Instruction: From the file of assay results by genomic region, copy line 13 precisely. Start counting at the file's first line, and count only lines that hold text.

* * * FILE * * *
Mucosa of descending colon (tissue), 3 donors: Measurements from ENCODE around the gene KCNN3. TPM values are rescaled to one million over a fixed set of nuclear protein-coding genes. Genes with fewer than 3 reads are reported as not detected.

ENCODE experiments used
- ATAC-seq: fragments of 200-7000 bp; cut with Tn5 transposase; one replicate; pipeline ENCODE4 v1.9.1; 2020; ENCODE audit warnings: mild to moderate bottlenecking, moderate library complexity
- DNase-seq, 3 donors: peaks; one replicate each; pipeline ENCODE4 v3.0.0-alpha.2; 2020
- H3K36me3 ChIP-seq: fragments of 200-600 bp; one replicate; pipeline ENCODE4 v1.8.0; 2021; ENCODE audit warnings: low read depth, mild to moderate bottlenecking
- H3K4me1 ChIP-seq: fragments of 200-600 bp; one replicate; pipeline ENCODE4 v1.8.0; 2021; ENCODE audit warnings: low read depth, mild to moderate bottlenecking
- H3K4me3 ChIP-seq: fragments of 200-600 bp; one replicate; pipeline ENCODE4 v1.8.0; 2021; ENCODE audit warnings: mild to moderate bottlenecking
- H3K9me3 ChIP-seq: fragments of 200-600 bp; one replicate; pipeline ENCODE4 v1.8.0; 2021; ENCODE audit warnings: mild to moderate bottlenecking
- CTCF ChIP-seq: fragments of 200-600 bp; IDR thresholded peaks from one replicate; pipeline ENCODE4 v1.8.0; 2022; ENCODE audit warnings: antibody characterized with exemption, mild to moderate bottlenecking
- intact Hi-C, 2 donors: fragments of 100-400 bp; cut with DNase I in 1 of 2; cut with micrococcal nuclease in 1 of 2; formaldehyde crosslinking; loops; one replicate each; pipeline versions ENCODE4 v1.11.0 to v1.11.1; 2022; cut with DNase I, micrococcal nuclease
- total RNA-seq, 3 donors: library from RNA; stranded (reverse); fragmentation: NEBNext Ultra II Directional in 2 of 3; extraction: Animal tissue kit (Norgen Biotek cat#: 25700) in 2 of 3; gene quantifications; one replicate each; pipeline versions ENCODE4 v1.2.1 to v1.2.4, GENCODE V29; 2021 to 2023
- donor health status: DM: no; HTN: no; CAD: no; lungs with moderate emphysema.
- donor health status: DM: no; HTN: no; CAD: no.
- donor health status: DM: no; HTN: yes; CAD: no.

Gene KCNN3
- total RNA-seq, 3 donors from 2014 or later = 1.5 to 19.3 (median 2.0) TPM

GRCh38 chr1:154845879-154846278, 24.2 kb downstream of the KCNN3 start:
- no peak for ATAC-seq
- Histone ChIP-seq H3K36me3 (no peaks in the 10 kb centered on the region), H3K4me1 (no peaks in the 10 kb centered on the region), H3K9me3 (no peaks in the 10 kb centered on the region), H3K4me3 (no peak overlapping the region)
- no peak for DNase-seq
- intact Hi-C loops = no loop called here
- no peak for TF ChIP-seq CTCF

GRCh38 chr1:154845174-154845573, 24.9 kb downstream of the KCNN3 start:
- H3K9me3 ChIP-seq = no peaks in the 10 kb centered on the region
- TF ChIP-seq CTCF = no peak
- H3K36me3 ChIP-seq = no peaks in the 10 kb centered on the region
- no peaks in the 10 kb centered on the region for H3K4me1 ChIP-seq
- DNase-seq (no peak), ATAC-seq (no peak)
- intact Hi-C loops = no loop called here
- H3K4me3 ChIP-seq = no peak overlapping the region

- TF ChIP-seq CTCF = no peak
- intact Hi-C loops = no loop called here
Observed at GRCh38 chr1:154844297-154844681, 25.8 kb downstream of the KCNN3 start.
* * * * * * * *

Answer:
- donor health status: DM: no; HTN: no; CAD: no.